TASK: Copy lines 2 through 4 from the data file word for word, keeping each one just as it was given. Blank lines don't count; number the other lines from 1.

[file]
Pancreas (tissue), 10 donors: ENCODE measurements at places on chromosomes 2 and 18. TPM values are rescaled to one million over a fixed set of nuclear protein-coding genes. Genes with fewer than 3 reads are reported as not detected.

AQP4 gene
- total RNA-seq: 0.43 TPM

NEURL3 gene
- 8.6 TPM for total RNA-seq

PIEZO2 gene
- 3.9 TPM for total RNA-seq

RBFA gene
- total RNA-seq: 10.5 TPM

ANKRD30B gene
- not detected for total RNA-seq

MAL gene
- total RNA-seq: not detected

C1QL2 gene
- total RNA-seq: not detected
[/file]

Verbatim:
AQP4 gene
- total RNA-seq: 0.43 TPM

NEURL3 gene